Rentz v. BNSF Railway Co.

Annotate this Case
Justia Opinion Summary

BNSF Railway Co. (“BNSF”) appealed a jury verdict and money judgment entered in favor of David Rentz. In July 2012, a tractor-trailer driven by Rentz was struck by a train operated by BNSF and train engineer, Reinaldo Guitian, Jr. The collision occurred at a public railroad grade crossing. In December 2015, Rentz sued BNSF and Guitian for personal injuries sustained during the vehicle/train collision. Guitian was subsequently dismissed as a named defendant in the action. Trial was held over eleven days in January 2019. Guitian was designated as BNSF’s party representative under N.D.R.Ev. 615 and was not sequestered from the courtroom. The jury returned a verdict finding Rentz 15% at fault and BNSF 85% at fault. A money judgment was entered in favor of Rentz. BNSF asserted it was denied a fair trial because: (1) BNSF’s designated representative at trial was allowed to be questioned beyond the scope of his knowledge; (2) video and audio clips taken from discovery depositions of BNSF’s designated representatives were improperly played during opening and closing arguments; (3) BNSF’s internal operating procedures were improperly used to modify the standard of care; and (4) opinion testimony of the investigating highway patrol trooper was excluded from evidence. Because the North Dakota Supreme Court concluded the questioning of BNSF’s representative at trial exceeded his personal knowledge and affected a substantial right, judgment was reversed and the matter remanded for a new trial.

Download PDF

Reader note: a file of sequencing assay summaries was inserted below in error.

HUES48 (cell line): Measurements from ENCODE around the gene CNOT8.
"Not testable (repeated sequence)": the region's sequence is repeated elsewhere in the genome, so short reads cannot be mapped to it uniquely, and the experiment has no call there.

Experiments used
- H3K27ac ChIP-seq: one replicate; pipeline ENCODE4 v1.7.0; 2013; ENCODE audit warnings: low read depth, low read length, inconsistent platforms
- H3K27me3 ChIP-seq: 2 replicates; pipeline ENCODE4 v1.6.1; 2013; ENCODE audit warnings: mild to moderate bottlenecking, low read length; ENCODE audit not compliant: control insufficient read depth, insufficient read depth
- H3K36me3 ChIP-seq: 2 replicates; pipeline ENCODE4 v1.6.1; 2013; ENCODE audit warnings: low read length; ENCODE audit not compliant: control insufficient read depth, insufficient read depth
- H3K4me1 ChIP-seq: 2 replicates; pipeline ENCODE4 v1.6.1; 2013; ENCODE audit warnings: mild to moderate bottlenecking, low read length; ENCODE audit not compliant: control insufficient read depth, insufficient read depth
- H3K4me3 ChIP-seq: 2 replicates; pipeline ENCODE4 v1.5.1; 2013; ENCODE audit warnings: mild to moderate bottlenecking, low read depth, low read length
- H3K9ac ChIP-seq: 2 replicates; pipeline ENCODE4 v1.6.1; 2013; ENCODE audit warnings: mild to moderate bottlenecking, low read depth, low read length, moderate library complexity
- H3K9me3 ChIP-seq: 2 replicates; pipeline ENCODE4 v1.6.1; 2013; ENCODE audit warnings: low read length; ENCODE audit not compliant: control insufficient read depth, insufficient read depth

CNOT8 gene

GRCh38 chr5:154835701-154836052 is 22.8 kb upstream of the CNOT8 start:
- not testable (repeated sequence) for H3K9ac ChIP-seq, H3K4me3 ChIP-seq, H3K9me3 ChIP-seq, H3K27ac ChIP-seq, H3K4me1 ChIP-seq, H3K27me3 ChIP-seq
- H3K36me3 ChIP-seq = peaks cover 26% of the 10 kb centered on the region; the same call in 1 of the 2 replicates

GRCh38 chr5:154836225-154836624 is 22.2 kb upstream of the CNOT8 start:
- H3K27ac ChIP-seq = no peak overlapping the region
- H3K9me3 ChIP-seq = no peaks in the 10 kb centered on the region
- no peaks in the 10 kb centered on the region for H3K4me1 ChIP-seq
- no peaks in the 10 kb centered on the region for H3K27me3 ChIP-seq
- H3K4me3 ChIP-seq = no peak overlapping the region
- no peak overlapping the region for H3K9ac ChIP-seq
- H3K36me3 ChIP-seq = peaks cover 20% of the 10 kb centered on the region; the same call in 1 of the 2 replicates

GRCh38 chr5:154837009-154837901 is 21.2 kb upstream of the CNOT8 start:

FILED IN THE OFFICE OF THE CLERK OF SUPREME COURT DECEMBER 17, 2020 STATE OF NORTH DAKOTA IN THE SUPREME COURT STATE OF NORTH DAKOTA 2020 ND 301 David Phillip Rentz, Plaintiff and Appellee v. BNSF Railway Company, a Foreign For-Profit Corporation, Defendant and Appellant No. 20200074 Appeal from the District Court of Ward County, North Central Judicial District, the Honorable Stacy J. Louser, Judge. REVERSED AND REMANDED. Opinion of the Court by Jensen, Chief Justice. Dale M. Schowengerdt (argued), Helena, MT, and Michael C. Waller (appeared), Bismarck, ND, for plaintiff and appellee. Grant L. Davis (argued), John S. Carroll (appeared), Thomas C. Jones (on brief), Timothy C. Gaarder (on brief), Kansas City, MO, and Steven A. Lautt (appeared), James E. Nostdahl (on brief), David J. Hogue (on brief), Minot, ND, for defendant and appellee. Rentz v. BNSF Railway Co. No. 20200074 Jensen, Chief Justice. [¶1] BNSF Railway Co. (“BNSF”) appeals from a jury verdict and money judgment entered in favor of David Rentz. BNSF asserts it was denied a fair trial for the following reasons: (1) BNSF’s designated representative at trial was allowed to be questioned beyond the scope of his knowledge; (2) video and audio clips taken from discovery depositions of BNSF’s designated representatives were improperly played during opening and closing arguments; (3) BNSF’s internal operating procedures were improperly used to modify the standard of care; and (4) opinion testimony of the investigating highway patrol trooper was excluded from evidence. Because we conclude the questioning of BNSF’s representative at trial exceeded his personal knowledge and affected a substantial right, we reverse the judgment of the district court and remand this case for a new trial. I [¶2] In July 2012, a tractor-trailer driven by Rentz was struck by a train operated by BNSF and train engineer, Reinaldo Guitian, Jr. The collision occurred at a public railroad grade crossing. In December 2015, Rentz sued BNSF and Guitian for personal injuries sustained during the vehicle/train collision. Guitian was subsequently dismissed as a named defendant in the action. [¶3] In January 2019, the district court held an eleven-day jury trial on Rentz’s negligence claim. Guitian was designated as BNSF’s party representative under N.D.R.Ev. 615 and was not sequestered from the courtroom. The jury returned a verdict finding Rentz 15% at fault and BNSF 85% at fault. A money judgment was entered in favor of Rentz. [¶4] In July 2019, BNSF filed a motion for judgment as a matter of law or, in the alternative, a new trial. The district court denied BNSF’s motion for a judgment as a matter of law and for a new trial. On appeal of the denial of its motion for a new trial, BNSF asserts the following errors occurred during the 1 trial: (1) the court improperly allowed Guitian, BNSF’s designated party representative during the trial, to be examined outside the scope of his actual knowledge and to make binding statements on behalf of BNSF; (2) the court improperly allowed deposition video and audio clips of BNSF representatives to be played during opening statements and closing arguments; (3) federal law preempts BNSF’s internal policies and the court improperly allowed the internal policies to alter the standard of care for negligence; and (4) the court improperly prevented a North Dakota highway patrol trooper from offering expert opinion testimony. BNSF argues the errors prejudiced a substantial right and had a significant probability of effecting the jury’s verdict. II [¶5] Prior to the start of the trial, the court ordered the sequestration of witnesses pursuant to N.D.R.Ev. 615. As provided by N.D.R.Ev. 615(b), BNSF was allowed to designate one person to represent the corporation and remain in the courtroom throughout the trial. BNSF designated Guitian, the engineer operating the train at the time of the collision, as BNSF’s representative during the trial. A [¶6] Central to Rentz’s claim was whether vegetation obstructed the view of the railroad crossing where the collision occurred and, if so, whether BNSF was negligent in failing to properly control the vegetation. Guitian was called as a witness by BNSF. During the cross examination of Guitian, Guitian was questioned about BNSF’s internal vegetation control policies and related corporate decision making regarding cutting the vegetation at the crossing where the accident occurred. Guitian testified he was not familiar with the policies or the decision regarding cutting the vegetation at the crossing where the accident occurred. Over BNSF’s objection, Guitian was allowed to be examined regarding the policies and the decision-making. The court determined the examination was proper because Guitian had been designated as BNSF’s N.D.R.Ev. 615(b) representative. BNSF asserts the court erred when it determined the designation of Guitian as BNSF’s N.D.R.Ev. 615(b) representative eliminated the need for Guitian to have personal knowledge of 2 the policies and decision-making regarding the cutting of vegetation at the crossing where the accident occurred. [¶7] Rule 615, N.D.R.Ev., serves the twin purposes of (1) preventing one witness’ testimony from influencing the testimony of other witnesses; and (2) aiding in detecting false testimony and credibility issues. Nesvig v. Nesvig, 2006 ND 66, ¶ 20, 712 N.W.2d 299 (the purpose of sequestration is to prevent one witness’ testimony from influencing another); State v. Buchholz, 2004 ND 77, ¶ 24, 678 N.W.2d 144 (sequestration permits discovery of false testimony and credibility issues). Our statement of the purpose of Rule 615 is consistent with Fed.R.Evid. 615 which served as the model for our rule. See, e.g., United States v. Collins, 340 F.3d 672, 681 (8th Cir. 2003) (“The purpose of sequestration is to prevent witnesses from tailoring their testimony to that of prior witnesses and to aid in detection of dishonesty.”). [¶8] Guitian testified as a lay witness. The testimony of lay witnesses is governed by N.D.R.Ev. 602 which provides “[a] witness may testify to a matter only if evidence is introduced sufficient to support a finding that the witness has personal knowledge of the matter.” This Court has not previously interpreted N.D.R.Ev. 615 as eliminating the need for a lay witness to have personal knowledge of the matter upon which the witness is testifying. Rentz has not directed us to any authority or decisions from other jurisdictions interpreting an equivalent to our rule which would support elimination of the need for a lay witness to have personal knowledge of the matter upon which the witness is testifying. [¶9] During the parties’ discussion with the court regarding BNSF’s objection to the scope of Rentz’s examination of Guitian, several references were made to the designation of corporate representatives pursuant to N.D.R.Civ.P. 30(b)(6) for the purpose of deposing an organization. Rule 30(b)(6) requires a party seeking to depose a “public or private corporation, a partnership, an association, a governmental agency, or other entity” to “describe with reasonable particularity the matters for examination.” The “organization must then designate one or more officers, directors, or managing agents, or designate other persons who consent to testify on its behalf; and it may set 3 out the matters on which each person designated will testify.” N.D.R.Civ.P. 30(b)(6). Additionally, the individuals designated to testify during the deposition “must testify about information known or reasonably available to the organization.” [¶10] While the designation of a representative to remain in the courtroom during trial pursuant to N.D.R.Ev. 615 and the designation of an organizational representative for the purpose of a deposition pursuant to N.D.R.Civ.P. 30(b)6) appear similar on their face, they serve a different purpose. There is no requirement in Rule 615 that the representative designated to remain in the courtroom during trial “must testify about information known or reasonably available to the organization” as required in the process provided within Rule 30(b)(6). Rule 615 does not act as a substitute for the process described in N.D.R.Civ.P. 30(b)6) and does not require the organization to expose its trial representative to examination regarding all information known or reasonably available to the organization. [¶11] BNSF timely objected to the examination of Guitian on BNSF’s vegetation control policies and BNSF’s decision not to follow those policies at the location of the accident in this case. Prior to the objection, Guitian had testified he did not have personal knowledge regarding those matters. We conclude the court erred in requiring Guitian to testify on matters outside his personal knowledge when he was cross examined on BNSF’s vegetation control policies and whether those polices were followed at the location of the accident in this case. B [¶12] Having found the trial court erred in permitting Guitian to testify to matters outside his personal knowledge, we next consider whether the error constitutes grounds to grant a new trial. The decision to grant or deny a new trial rests within the sound discretion of the trial court, and its decision will not be set aside on appeal absent an affirmative showing of a manifest abuse of discretion. See, e.g., Sathren v. Behm Propane, Inc., 444 N.W.2d 696, 697 4 (N.D. 1989); Roberts v. Hail Unlimited, a Div. of Int’l Bus. & Mercantile ReAssurance Co., 358 N.W.2d 776, 780 (N.D. 1984); Cullen v. Williams Cty., 446 N.W.2d 250, 252 (N.D. 1989). A trial court abuses its discretion when it acts arbitrarily, unconscionably, or unreasonably, when its decision is not the product of a rational mental process leading to a reasoned determination, or when it misapplies or misinterprets the law. Haider v. Moen, 2018 ND 174, ¶ 6, 914 N.W.2d 520. [¶13] Pursuant to the “harmless error” rule, Rule 61, N.D.R.Civ.P., only errors or defects which affect substantial rights of the parties will warrant a new trial. Haider, at ¶ 6; Sathren, 444 N.W.2d at 698. Rule 61, N.D.R.Civ.P., states our harmless-error standard in civil cases and reads as follows: Unless justice requires otherwise, no error in admitting or excluding evidence, or any other error by the court or a party, is ground for granting a new trial, for setting aside a verdict, or for vacating, modifying, or otherwise disturbing a judgment or order. At every stage of the proceeding, the court must disregard all errors and defects that do not affect any party’s substantial rights. [¶14] Generally, the burden of showing both error and harm falls upon the appellant. Kronberger v. Zins, 463 N.W.2d 656, 658–59 (N.D. 1990) (citing Allen v. Kleven, 306 N.W.2d 629, 639 (N.D. 1981); Zimmer v. Bellon, 153 N.W.2d 757, 760 (N.D. 1967)). Here, BNSF has the burden to demonstrate the error had an effect on a substantial right. [¶15] This Court has not previously defined “harmless error” in the civil context. In the criminal context, N.D.R.Crim.P. 52(a) directs that “[a]ny error, defect, irregularity or variance that does not affect substantial rights must be disregarded.” [¶16] This Court has defined harmless error in a criminal case as follows: Our objective in reviewing non-constitutional trial error is to determine whether the error was so prejudicial that substantial injury occurred and a different decision would have resulted without the error. If not, it is “harmless error” . . . and is not ground for reversal. Harmless error is defined as any error, defect, 5 irregularity or variance which does not affect substantial rights. Stated simply, harmless error is error that is not prejudicial to the defendant. State v. Acker, 2015 ND 278, ¶ 12, 871 N.W.2d 603 (internal citations omitted). [¶17] Many other jurisdictions have defined harmless error in civil cases. In federal courts, the civil harmless error analysis operates as follows: In Keil, the Eighth Circuit held that a similar Rule 23(h) [notice of fees and nontaxable costs by counsel in class action] error was harmless because “there [wa]s no reasonable probability that it affected the outcome of the proceeding”—in particular, it said, “even if class members had an opportunity to object to the fee motion, there [wa]s no reasonable probability that their objections would have resulted in the court awarding a lower fee.” The court explained that the objectors “had an ample opportunity on appeal to respond to the specific arguments contained within class counsel’s fee motion” and “[d]espite raising a number of objections, none of their arguments [were] meritorious.” The Keil court’s analysis mirrors how we ordinarily conduct harmless-error review—that is, by asking whether the complaining party’s substantial rights have been affected. We have explained that errors “affect a substantial right of a party if they have a ‘substantial influence’ on the outcome of a case or leave ‘grave doubt’ as to whether they affected the outcome of a case.” In a similar context, we have held that if a district court’s misapplication of a Federal Rule doesn’t deny a party the opportunity to present arguments that would have changed the outcome, the error is harmless. Johnson v. NPAS Solutions, LLC, 975 F.3d 1244, 1253-54 (11th Cir. 2020) (internal citations and footnote omitted). [¶18] Other state courts have also defined harmless error in the civil context. See Richard v. Board of Sup’rs of Louisiana State University and A & M College, 960 So.2d 953 n.13 (La. Ct. App. 2007) (clarifying the standard for harmless error as, “[e]rror has been defined as harmless when it is ‘trivial, 6 formal, merely academic, and not prejudicial to the substantial rights of the party assigning it, and where it in no way affects the final outcome of the case.’”) (citation omitted); Bay Point Properties, Inc. v. Mississippi Transp. Comm’n, 201 So.3d 1046, 1056 (Miss. 2016) (“Error is harmless when it is trivial, formal, or merely academic, and not prejudicial to the substantial rights of the party assigning it, and where it in no way affects the final outcome of the case; it is prejudicial, and ground for reversal, only when it affects the final result of the case and works adversely to a substantial right of the party assigning it.”) (citation omitted); Wyeth v. Rowatt, 244 P.3d 765, 778 (Nev. 2010) (to establish an error is prejudicial and therefore warrants a reversal “the movant must show that the error affects the party’s substantial rights so that, but for the alleged error, a different result might reasonably have been reached.”); State v. Zamora, 575 P.2d 1355, 1359 (N.M. 1978) (defining “harmless error” as one that is “not prejudicial to the substantial rights of the party assigning it, and in no way affected the final outcome of the case.”) (citation omitted); Bank of Pleasant Grove v. Johnson, 552 P.2d 1276, 1278 (Utah 1976) (“Error is harmless when it is trivial, formal, or merely academic, and not prejudicial to the substantial rights of the party assigning it, and where it in no way affects the final outcome of the case; it is prejudicial, and ground for reversal, only when it affects the final result of the case and works adversely to a substantial right of the party assigning it.”) (citation omitted). [¶19] While we have not defined harmless error in the civil context, we have often applied the rule. One application was in Johnson v. Buskohl Construction, Inc., 2015 ND 268, ¶ 17, 871 N.W.2d 459, where defendant Buskohl claimed it was prejudiced when the district court erred by admitting hearsay evidence to support Johnson’s damage claim. We agreed the court erroneously admitted the evidence, and proceeded to examine whether the error was harmless. Id. at ¶¶ 27-28. In reversing the jury verdict, this Court concluded, “we [were] not able to determine what evidence the jury relied on or disregarded when it calculated its award. Without reviewing a categorically itemized special verdict form, we cannot rule out the possibility the jury relied on inadmissible hearsay in calculating a substantial portion of its award.” Id. at ¶ 30 (citation omitted). As a result, we concluded that, “because a substantial proportion of the award could have been based on inadmissible 7 hearsay evidence, Buskohl’s substantial right to a fair trial was affected. Therefore, Buskohl has established his substantial right to a fair trial was affected by the erroneous admission of the estimate.” Id. [¶20] BNSF argues Guitian lacked sufficient knowledge to BNSF’s internal vegetation policies and procedures, and whether BNSF had consciously decided not to follow its internal policies and procedures. During crossexamination of Guitian, the following exchange occurred regarding Guitian’s position with BNSF and his lack of knowledge about maintaining trackside vegetation: Q. Now, at the time of the train wreck you did not understand, you didn’t know the rules about cutting the right-of-way back to 200 feet because you weren’t the one that cut the trees, right? A. Right. We’re inoperate in February [SIC], we’re not Maintenance of Way. Q. Well, here’s what I’m trying to get at. We asked you whether or not you knew the rules about how the Maintenance of Way was supposed to cut the trees. And you said you didn’t, correct? A. Right, I don’t. Q. Because you’re—you are a professional engineer, correct? A. Correct. Q. The BNSF has professional engineers that don’t drive trains that they do things at crossings. Like make sure there’s proper sight distance, correct? A. Correct. Q. So we saw those engineering rules before about cutting the vegetation. Those engineering rules don’t apply to you, or—strike that. They’re not directed to you because you’re an engineer that drives a train, correct? 8 A. Correct. Q. There’s a different set of engineers that are engineers that take care of the tracks, that take care of the right-of-way, correct? A. Correct. Q. And there’s a group called the Maintenance of Way, correct? A. Correct. Q. And the Maintenance of Way means the maintenance of the right-of-way, correct? Immediately following Guitian’s description of his lack of knowledge about vegetation control, the following occurred in front of the jury: Q. And—Okay. Let’s put up—Well first of all, let’s put up the BNSF rule that requires a— Mr. Thornton [BNSF’s counsel]: Objection. No foundation. Objection, this witness has already disqualified himself from knowing about the engineering rules. Mr. Davis [Rentz’s counsel]: Well— The Court: Mr. Davis. Q. Sure. You’re the BNSF corporate rep, correct? Mr. Thornton: No. Mr. Davis: Yes, he is. They announced it at the beginning of the case he’s a corporate rep. Mr. Thornton: No he’s not. He’s the client representative who’s to be here, he’s not the corporate rep. Mr. Davis: Your Honor. The Court: Counsel, please approach. 9 The following exchange occurred at the subsequent bench conference: The Court: My recollection from the first day when it was asked whether or not he could be in here, the question was posed by you, and (indiscernible) corporate rep. Mr. Thornton: No, he’s not the corporate rep, he’s the client representative who attends the trial, but he’s not a corporate rep. Mr. Davis: The only reason he can sit through this trial and hear everyone who testified is if he’s the corporate rep. The Court: And that’s what I thought you stated, Mr. Thornton. Mr. Thornton: No, I stated that he was the trial representative, but he’s not the corporate rep. He’s an engineer. He’s in the union. Mr. Davis: There’s no such thing as a someone who’s just a client representative. Either he’s a corporate or he’s not the corporate rep. If he’s not corporate rep, he’s shouldn't have been in this courtroom. The Court: I agree. Anything further? Mr. Davis: No. The Court: Okay. Mr. Thornton: He’s not the corporate rep. The Court: Okay. Mr. Davis: Thank you. Back in front of the jury, Rentz’s counsel returned to questioning Guitian about BNSF’s vegetation policies: Mr. Davis: So, let’s put up 12, the rule, the one, yeah, right down there at the bottom. So Exhibit 3, Your Honor, we’re putting up— 10 Mr. Thornton: What page is this? Mr. Davis: Everyone’s seen this. And you’ve seen it Mr. Guitian, correct? A. Correct. Q. As the corporate rep of BNSF sitting in this courtroom, correct? A. Correct. Q. It says the vegetation at every public crossing, and you know this public crossing, correct? A. Correct. Q. Must comply with federal standards and state laws, as minimum, vegetation shall be controlled for the full width of the railroad’s right-of-way at the crossing, and then taper down for the next 500 feet. Do you see that? A. Yes I do. Q. We can see the figure above it, it says figure 12.3 of a first or a figure, 12.3. Let’s go to 12.3 on the next page. So 12.3 shows the typical pattern up top, let’s look at that. Do you see that’s the width of the right-of-way tapered back 500 feet, correct? A. Correct. Rentz’s counsel also questioned Guitian about BNSF’s General Code of Operating Rules as applied to vegetation control: Q. So GCOR is General Code of Operating Rules, correct? A. Correct. Q. And so—now—So we already did one now—Can you blow this up a little so I can see? Q. So the first one was basically be safe, correct? 11 Q. Can you go down to—blow them both up at the same time. No, the one above it. Okay. “Safety is the most important element in performing duties. Obeying the rules is essential to job safety and continued employment.” Did I read that right? A. You did. Q. The next rule right below it is, “In case of doubt or uncertainty, take the safe course.” Correct? A. Correct. Q. And the safe course would be to cut those trees on the right-ofway. They’re mandated by the rules, correct? A. Correct. Rentz’s counsel also questioned Guitian about BNSF’s interrogatory answers. Guitian did not answer the interrogatories, had never seen the interrogatory answers, and did not know about the subject matter. The questioning was allowed under the erroneous determination the examination was permitted because Guitian had been designated as BNSF’s trial representative pursuant to Rule 615(b), N.D.R.Ev.: Your Honor, I’m going to show him defendant BNSF railroad company’s second supplemental answers to plaintiff’s second interrogatories. Interrogatories are written questions. They’ve asked us a bunch. We’ve asked them a bunch. You have to answer them under oath. The Court: Before you put that up, please approach. Mr. Davis: Sure. (AT SIDEBAR) Mr. Davis: It says they did— The Court: Get your microphones off. The use of interrogatories? 12 Mr. Davis: Yes. And for whatever reason, I think I objected last week. He had him agreeing to what Trooper Hurteau said about the measurements and the train. These show that BNSF says they’re wrong. He’s the BNSF corporate rep. So they’re sworn interrogatory statements. I can use them at trial. This is crossexamining BNSF. These are BNSF interrogatories. The Court: Mr. Thornton? Mr. Thornton: First of all, the pleadings are out, pursuant to the Court’s motion in limine, and this witness has no idea what the interrogatories said. He wasn’t consulted. Mr. Davis: He is a BNSP [sic] corporate rep, but Your Honor, pleadings are generally out like petitions and answers, but interrogatory answers can be used in a trial. In fact, there’s an instruction on it that says interrogatories can be used at trial. The Court: He testified he is the corporate rep. Mr. Thornton: So— The Court: That was just moments ago. Mr. Thornton: He’s not the corporate rep. He’s a client representative for the trial. The Court: Okay. But when asked, he testified about ten minutes ago that he was the corporate rep. So rather than publishing, if you would like him to review it, but I would prefer at this junction that it not be published before the jury. Shortly after the bench discussion, Rentz’s counsel asked Guitian about BNSF’s interrogatory answers and again referred to Guitian as BNSF’s corporate representative: Q. No. So, BNSF says Trooper Hurteau’s measurements were wrong, correct? A. It just says he doesn’t remember it, yeah. 13 Q. No. I’m going to ask the next question, number 28. Does BNSF—The interrogatories indicate that BNSF does not agree to measurements of Trooper Hurteau, correct? A. Correct. Q. All right. And you are a BNSF representative, correct? A. Yes, I am. As an engineer, yes. Rentz’s counsel again asked Guitian about BNSF vegetation policies, and again referred to Guitian as BNSF’s corporate representative: Q. Okay. Then, of course BNSF knows about its own rules that you have to cut the trees from the full width of the right of way, correct? A. Correct. Q. And in this case, it’s 200 feet, correct? A. Correct. Q. You saw where BNSF corporate reps replayed those clips of the video? Said they could have cut it to 200 feet, but they decided not to, correct? A. Correct. Q. So that would be BNSF, you’re the corporate rep. BNSF making a conscious decision to not follow the rules, correct? A. Correct. Q. Those are safety rules, correct? Those are rules to keep people safe at crossings, correct? A. Correct. 14 Q. And finally, because of BNSF’s trees, Mr. Rentz didn’t see you until it was too late, and you didn’t see him until it was too late, correct? A. Partially, yes. During closing arguments Rentz’s counsel told the jury how they should complete the verdict form and continued to erroneously refer to Guitian as BNSF’s corporate representative. After recounting what Rentz’s counsel described as Guitian’s “admissions,” PowerPoint slides with bullet points and testimony quotations were used to highlight the “admissions.” The transcript contains the following: So go to the next one. “So it would have been safer for you and for the trucker if those trees were not there. Correct?” “Correct.” “And those trees still exist there, at least as far as you know, on July 13th, 2016. Correct?” “Correct.” Next slide. “So in real life, you have 1001 indicating, and not seeing it in a second creates a trap where you get hit by a train. That’s not safe. Correct?” “Correct.” You are officers of the court, bound to follow the law and the evidence. That is evidence that their corporate rep—he was working as their corporate rep—said that it was a trap, not seeing in a second creates a trap where you get hit by a train. “That’s not safe. Correct?” So you know what—the last sentence is: “So you know what—you admit this all happened real fast. Real fast. Correct?” 15 Rentz’s counsel continued his argument describing to the jury his interpretation of Guitian’s testimony, including that they were BNSF’s “admissions” that “[c]an’t be taken back”: Next slide. “And a safe course would be to cut those trees on the right-of-way, mandated by the rules. Correct?” “Correct.” Once again, admission. Can’t be taken back. Next slide. “You know that for decades BNSF knew about these trees on the right-of-way. Correct?” “From what I’ve heard, yes. Correct.” Next slide. “And, of course, BNSF knows its own rules, that you have to cut the trees for the full width of the right-of-way. Correct?” “Correct.” “And in this case it’s 200 feet. Correct?” “Correct.” “And you saw where BNSF corporate reps were playing those clips of the video. They said they could have cut it to 200 feet, but they decided not to. Correct?” “Correct.” “So that would be BNSF—you’re the corporate rep—BNSF making a conscious decision to not follow their rules. Correct?” “Fair.” “And those are safety rules. Correct? Those are rules to keep people safe at crossings. Correct?” “Correct.” 16 Now just stay there for a second. Premeditated. You understand what premeditated is. When you have a second or two to decide something, that’s different, which is what David Rentz said. When you make a conscious decision, it’s premeditated. And what they did was make a conscious decision not to cut those trees. Next slide. “So at the time of your deposition you agreed he didn’t see you until it was too late, and you didn’t see him until it was too late. Correct?” “Correct.” So this is an eyewitness there, they called here, eyewitness who’s saying that this is a trap and that he couldn’t see and Mr. Rentz couldn’t see until it was too late. Now, we got to ask yourself, why didn’t they bring the conductor in? The conductor was on the side closer. BNSF could bring in this conductor, their conductor. There’s three eyewitness [sic], in effect, to a train wreck: Mr. Rentz, who doesn’t remember what happened; Mr. Guitian; and Gene Thompson. They didn’t bring Gene Thompson. What do you think that means? Now, let’s go to the next slide. “The trees were a big part of how this train wreck happened, weren’t they?” “Correct.” If you need any more support for them being at fault or being a proximate cause, then look at that. That’s what their corporate rep said. Eyewitness. [¶21] The above quotations of Guitian’s testimony and the closing arguments show Rentz’s entire theory of liability was that the collision occurred because BNSF failed to remove trees on its right-of-way. In the last sentence quoted above, Rentz tied Guitian’s claimed admissions to BNSF, and told the jury that was all they needed to find BNSF at fault and that its fault proximately caused Rentz’s injuries. Rentz’s calculated and repeated use of improperly admitted evidence was neither incidental nor isolated. 17 [¶22] The only other information before the jury on BNSF’s alleged admissions about failure to follow vegetation control policies and laws were from deposition clips played by Rentz’s counsel during closing arguments. But, as the district court instructed the jury, those arguments were not evidence: The case is argued by a lawyer for each side as to what they consider the evidence has shown and as to what inferences they contend you should draw from the evidence. Closing argument is not evidence. The arguments are designed to present to you the viewpoint of each side based on the evidence presented. [¶23] A review of the record as a whole demonstrates Rentz regularly repeated and heavily relied on the inadmissible evidence. After reviewing the record we are “not able to determine what evidence the jury relied on or disregarded” when it found liability. Johnson v. Buskohl Construction, Inc., 2015 ND 268, ¶ 30. Additionally, “because a substantial proportion of the award could have been based on inadmissible [...] evidence, [BNSF’s] substantial right to a fair trial was affected. Therefore, [BNSF] has established [its] substantial right to a fair trial was affected by the erroneous admission of the [evidence].” Id. The court abused its discretion in denying BNSF’s motion for a new trial where improperly admitted evidence affected a substantial right to a fair trial. III [¶24] BNSF has raised several other issues on appeal, including: whether video and audio clips taken from discovery depositions of BNSF’s designated representatives were improperly played during opening and closing arguments; whether BNSF’s internal operating procedures were improperly used to modify the standard of care; and whether opinion testimony of the investigating highway patrol trooper was excluded from evidence. Resolution of these remaining issues on appeal is unnecessary in light of our remand to the district court. IV [¶25] We review the denial of a motion for a new trial for an abuse of discretion by the court. The court abused its discretion in denying the motion for a new 18 trial because the examination of BNSF’s designated trial representative exceeded the scope of his personal knowledge, and the subsequent use of the testimony had an affect on the substantial right of BNSF to have a fair trial. We reverse the judgment of the district court and remand this case to the district court for a new trial. [¶26] Jon J. Jensen, C.J. Gerald W. VandeWalle Daniel J. Crothers Lisa Fair McEvers Jerod E. Tufte 19